November 22, 2014 / Week N° 47

Opinion: the outlook for Australian produce imports

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May 9th, 2013

By Produce Marketing Association (PMA) Australia-New Zealand CEO Michael Worthington

PMA Australia New Zealand CEO Michael Worthington 1The big news in Australia recently was the announcement that the country’s largest fruit processor, SPC Ardmona (part of the Coca-Cola Amatil Group) was halving its intake of peaches and pears for its canning operations, citing “imports from countries with lower labour and production costs” as the main cause, and obviously not helped by Australia’s strong currency.

This announcement joins a long line of similar stories from the processed (canned and frozen) fruit and vegetable sectors about the serious impact that imports are having on the industry.

So what does this mean for the imports of fresh produce into Australia?

At the moment, about 95% of all fresh fruits and vegetables consumed in Australia are produced in the country and there are a number of reasons for this:

  1. Australia has a strong biosecurity regime to protect itself against unwanted pests and diseases that not only have the potential to  severely impact the specific industries, but also cause ripple effects to other sectors;
  2. Australia is a relatively small consumer market that is a long way from exporting countries, which does not make it logistically easy for them;
  3. Many fresh products have a built-in barrier to imports for shelf-life reasons – it does not make sense to export leafy vegetables, for instance, to Australia;
  4. The retailers are responding to Australian consumers’ demand for locally-grown over imported product when it comes to fresh – but more of that later;
  5. The bulk of fresh imports such as cherries, grapes, citrus and asparagus are counter-seasonal to local production, so there has been ready acceptance by consumers who are looking for year-round availability.

So, fresh imports have a number of ‘barriers’ that the processing sector just does not have. But the two are inter-connected. Growers of crops for the declining processed sector are looking to switch to the domestic fresh market as an alternative, leading to oversupplied markets and depressed prices, with the obvious flow-on effects to the existing fresh growers. This has been very evident in the potato industry, with experienced growers trying to break into the fresh market as their processing contracts dry up.

More products are gaining access to the Australian fresh produce market. For instance California grapes have now got access to Western Australia and mangoes from Pakistan could soon make their way to Australia. But these are still mainly to fill counter-seasonal gaps in the market, with not too many examples of imported product competing head-on with the local season.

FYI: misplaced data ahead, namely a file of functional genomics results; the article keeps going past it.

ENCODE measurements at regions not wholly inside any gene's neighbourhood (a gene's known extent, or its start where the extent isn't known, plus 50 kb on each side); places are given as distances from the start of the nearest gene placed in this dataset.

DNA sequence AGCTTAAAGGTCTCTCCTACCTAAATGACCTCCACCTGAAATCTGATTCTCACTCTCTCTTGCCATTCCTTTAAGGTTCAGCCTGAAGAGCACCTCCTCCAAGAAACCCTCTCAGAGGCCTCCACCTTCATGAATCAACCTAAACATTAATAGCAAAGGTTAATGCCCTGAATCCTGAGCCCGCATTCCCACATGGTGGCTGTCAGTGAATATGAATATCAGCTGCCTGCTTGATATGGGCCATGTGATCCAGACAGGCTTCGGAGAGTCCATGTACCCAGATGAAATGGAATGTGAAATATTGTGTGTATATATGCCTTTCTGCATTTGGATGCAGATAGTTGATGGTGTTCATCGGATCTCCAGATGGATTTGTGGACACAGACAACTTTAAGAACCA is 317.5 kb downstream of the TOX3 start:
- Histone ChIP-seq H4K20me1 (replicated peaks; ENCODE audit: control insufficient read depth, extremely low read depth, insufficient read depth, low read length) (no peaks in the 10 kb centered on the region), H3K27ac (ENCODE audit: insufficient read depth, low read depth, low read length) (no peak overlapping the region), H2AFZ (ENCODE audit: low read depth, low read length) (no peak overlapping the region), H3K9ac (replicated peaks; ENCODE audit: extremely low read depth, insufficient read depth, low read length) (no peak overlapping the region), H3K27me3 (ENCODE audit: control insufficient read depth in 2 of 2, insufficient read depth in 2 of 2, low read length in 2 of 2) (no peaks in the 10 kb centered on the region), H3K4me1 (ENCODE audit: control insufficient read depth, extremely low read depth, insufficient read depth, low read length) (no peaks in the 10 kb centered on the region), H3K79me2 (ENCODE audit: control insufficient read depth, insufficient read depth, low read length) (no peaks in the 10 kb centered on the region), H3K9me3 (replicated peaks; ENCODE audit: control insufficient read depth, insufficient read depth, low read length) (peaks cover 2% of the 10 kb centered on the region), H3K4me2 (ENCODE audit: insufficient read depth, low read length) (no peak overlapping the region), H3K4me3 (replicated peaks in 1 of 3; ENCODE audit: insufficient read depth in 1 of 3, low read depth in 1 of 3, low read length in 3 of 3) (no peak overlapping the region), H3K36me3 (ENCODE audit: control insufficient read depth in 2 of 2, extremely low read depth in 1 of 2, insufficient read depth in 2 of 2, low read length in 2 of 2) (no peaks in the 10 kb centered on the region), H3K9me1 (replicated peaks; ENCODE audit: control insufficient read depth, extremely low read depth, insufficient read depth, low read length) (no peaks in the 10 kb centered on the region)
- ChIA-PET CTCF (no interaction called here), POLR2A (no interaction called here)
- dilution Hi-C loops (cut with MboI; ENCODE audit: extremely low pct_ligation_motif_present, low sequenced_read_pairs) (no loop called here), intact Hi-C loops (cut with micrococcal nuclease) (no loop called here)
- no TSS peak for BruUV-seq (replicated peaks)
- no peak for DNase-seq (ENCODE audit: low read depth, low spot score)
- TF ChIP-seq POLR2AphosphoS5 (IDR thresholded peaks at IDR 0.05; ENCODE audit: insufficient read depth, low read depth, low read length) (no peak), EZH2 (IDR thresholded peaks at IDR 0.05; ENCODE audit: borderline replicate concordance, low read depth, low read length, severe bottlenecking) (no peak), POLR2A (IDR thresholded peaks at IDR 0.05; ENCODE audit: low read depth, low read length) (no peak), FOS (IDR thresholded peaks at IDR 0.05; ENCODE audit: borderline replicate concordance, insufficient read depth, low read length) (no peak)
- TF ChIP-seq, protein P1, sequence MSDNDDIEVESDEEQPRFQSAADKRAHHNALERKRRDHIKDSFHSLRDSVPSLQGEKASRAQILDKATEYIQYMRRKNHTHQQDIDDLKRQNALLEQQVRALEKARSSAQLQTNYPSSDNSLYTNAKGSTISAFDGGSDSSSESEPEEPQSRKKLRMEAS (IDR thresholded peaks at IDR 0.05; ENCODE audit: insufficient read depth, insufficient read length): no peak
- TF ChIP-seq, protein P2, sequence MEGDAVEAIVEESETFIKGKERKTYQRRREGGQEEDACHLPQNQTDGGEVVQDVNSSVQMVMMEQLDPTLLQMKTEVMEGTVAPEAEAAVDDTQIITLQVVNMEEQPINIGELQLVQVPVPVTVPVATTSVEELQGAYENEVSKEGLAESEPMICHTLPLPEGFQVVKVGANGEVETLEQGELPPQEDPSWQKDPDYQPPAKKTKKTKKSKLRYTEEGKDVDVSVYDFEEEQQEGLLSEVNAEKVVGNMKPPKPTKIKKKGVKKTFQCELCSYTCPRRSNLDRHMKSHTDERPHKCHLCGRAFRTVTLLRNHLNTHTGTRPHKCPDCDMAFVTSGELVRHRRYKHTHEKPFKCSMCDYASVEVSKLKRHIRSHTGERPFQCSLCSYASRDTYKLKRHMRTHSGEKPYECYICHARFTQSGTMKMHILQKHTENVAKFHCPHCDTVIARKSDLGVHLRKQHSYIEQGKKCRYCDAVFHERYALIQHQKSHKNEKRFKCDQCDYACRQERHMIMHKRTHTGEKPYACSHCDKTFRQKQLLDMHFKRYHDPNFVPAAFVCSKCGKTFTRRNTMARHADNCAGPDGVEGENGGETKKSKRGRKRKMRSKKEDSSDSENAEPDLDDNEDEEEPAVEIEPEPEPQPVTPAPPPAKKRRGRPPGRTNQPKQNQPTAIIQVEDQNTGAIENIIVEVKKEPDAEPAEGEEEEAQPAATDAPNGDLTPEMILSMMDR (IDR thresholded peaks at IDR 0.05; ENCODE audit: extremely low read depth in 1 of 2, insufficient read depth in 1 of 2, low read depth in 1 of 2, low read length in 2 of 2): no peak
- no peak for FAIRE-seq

The industry is watching with interest to see how the importation of same-season apples from New Zealand will evolve. So far exporters have faced difficulties in meeting the strict quarantine rules, retailers have been fairly reluctant to upset the apple-cart by stocking NZ apples, and the local industry has had a strong “Aussie Apple” marketing campaign – all meaning that so far the ‘floodgates’ have not opened.

Interestingly, there are examples of where imports have actually stimulated local industries, under the old adage that “import competition stimulates innovation”. Consumption of fresh asparagus in Australia has grown 30% over the past decade as product has become more readily available from both imports and domestic suppliers; and, the domestic garlic industry has expanded to provide Australian consumers with an alternative product to the low-priced imports from China.

If we assume that there is a gradual (and it won’t be any more than gradual) build up of imports, with potentially more ‘creep’ into the market windows that are currently exclusively supplied from local production, how will consumers react?  Will they continue to support local growers or will they switch to imports like they have done so strongly with processed fruit and vegetables?

A recent survey conducted by Colmar-Brunton on Australian consumers’ attitudes to purchasing Australian-made, indicated that 83% of consumers would prefer to buy Australian fresh produce, but the same percentage also said that they prefer to purchase shelf-stable food from Australia. If 4 out of 5 consumers are saying this, why then is food manufacturing in such dire straits? The survey also found that 58% would pay the higher prices to help sustain local production, but do they really, when it comes to making that final decision on shopping day?

So for the moment, imports in fresh produce into Australia are a long way from causing the massive pain that is being felt in the processed sector, but the industry does need to think long and hard now on how it will deal with potentially higher import volumes in the coming years.

www.freshfruitportal.com

 

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